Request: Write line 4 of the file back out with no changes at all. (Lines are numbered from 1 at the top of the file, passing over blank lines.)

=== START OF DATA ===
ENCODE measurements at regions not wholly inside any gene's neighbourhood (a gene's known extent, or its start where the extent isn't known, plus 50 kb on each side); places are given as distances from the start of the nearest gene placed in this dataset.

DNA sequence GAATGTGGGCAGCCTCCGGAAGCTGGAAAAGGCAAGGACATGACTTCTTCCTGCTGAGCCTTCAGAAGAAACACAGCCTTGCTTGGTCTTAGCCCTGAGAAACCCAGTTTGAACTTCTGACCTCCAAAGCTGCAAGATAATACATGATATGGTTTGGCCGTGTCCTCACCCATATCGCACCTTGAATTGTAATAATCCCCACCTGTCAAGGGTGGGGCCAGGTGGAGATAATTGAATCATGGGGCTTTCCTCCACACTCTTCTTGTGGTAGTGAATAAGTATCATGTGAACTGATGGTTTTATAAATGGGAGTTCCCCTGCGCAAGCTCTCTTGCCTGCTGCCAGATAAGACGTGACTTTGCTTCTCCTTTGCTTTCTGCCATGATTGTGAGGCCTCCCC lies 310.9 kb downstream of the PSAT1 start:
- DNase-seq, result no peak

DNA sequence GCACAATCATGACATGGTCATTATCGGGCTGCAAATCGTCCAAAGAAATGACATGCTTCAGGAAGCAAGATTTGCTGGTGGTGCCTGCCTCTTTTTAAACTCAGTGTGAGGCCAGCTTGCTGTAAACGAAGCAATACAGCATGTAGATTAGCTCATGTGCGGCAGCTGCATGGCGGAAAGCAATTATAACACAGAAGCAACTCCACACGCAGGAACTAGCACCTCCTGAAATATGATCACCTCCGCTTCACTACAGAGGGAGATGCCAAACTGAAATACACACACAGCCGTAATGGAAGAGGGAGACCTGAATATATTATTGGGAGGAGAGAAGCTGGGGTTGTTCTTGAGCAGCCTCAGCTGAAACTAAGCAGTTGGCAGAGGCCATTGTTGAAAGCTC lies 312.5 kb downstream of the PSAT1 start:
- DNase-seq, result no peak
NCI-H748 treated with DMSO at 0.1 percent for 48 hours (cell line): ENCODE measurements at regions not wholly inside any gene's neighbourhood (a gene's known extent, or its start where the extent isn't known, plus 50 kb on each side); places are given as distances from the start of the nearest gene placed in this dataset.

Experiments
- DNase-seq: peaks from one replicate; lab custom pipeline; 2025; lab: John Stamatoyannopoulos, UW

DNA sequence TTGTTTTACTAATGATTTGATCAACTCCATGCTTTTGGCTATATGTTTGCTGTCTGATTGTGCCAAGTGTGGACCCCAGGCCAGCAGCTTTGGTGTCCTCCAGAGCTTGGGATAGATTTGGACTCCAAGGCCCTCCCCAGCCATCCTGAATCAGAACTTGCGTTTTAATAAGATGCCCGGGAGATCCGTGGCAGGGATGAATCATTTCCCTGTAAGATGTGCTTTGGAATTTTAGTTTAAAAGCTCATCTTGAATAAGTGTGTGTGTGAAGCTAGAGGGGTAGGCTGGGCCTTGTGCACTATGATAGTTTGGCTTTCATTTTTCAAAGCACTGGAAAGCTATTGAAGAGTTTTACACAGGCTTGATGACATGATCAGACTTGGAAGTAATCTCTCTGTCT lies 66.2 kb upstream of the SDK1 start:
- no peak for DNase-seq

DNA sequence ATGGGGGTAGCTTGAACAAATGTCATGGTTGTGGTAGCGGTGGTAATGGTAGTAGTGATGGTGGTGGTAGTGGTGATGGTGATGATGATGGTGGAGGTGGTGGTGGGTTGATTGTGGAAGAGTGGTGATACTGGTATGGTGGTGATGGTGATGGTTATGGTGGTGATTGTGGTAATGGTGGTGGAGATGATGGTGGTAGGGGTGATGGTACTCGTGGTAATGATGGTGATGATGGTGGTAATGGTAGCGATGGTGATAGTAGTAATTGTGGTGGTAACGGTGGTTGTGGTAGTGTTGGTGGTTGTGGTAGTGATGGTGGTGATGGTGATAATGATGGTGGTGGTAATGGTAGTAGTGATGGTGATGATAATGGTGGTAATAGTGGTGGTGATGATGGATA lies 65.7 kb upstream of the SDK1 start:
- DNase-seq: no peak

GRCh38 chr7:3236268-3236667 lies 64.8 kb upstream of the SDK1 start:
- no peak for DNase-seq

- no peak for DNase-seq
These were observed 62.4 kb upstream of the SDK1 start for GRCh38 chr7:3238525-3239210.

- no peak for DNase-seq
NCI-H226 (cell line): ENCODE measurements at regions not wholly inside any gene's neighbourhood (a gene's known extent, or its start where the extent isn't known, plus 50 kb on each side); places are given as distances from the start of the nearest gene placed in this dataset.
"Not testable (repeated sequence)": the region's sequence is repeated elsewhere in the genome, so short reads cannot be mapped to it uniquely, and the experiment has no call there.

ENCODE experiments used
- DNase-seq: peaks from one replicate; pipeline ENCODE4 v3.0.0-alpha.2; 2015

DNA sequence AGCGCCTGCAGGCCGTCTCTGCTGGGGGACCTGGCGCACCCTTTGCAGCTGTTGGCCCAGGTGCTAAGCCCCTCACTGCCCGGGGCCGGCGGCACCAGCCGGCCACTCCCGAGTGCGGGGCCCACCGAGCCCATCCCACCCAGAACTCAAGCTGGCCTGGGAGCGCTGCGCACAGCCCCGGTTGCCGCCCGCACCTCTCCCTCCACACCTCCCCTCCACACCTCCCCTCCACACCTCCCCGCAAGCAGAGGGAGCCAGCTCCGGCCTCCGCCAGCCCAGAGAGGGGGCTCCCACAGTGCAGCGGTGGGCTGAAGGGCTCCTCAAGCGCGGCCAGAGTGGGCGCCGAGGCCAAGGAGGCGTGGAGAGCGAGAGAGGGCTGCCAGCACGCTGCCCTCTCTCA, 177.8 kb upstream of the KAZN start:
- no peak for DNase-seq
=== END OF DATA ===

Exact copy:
DNA sequence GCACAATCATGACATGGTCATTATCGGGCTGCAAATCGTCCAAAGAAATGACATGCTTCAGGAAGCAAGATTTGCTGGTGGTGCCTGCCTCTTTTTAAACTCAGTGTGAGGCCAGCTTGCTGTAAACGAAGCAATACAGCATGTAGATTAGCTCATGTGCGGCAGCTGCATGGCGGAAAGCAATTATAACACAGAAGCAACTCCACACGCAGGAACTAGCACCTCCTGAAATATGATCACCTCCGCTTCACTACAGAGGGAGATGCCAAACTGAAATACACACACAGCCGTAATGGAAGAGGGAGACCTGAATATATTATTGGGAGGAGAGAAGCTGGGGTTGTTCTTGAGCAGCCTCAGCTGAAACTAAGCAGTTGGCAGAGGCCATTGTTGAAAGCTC lies 312.5 kb downstream of the PSAT1 start: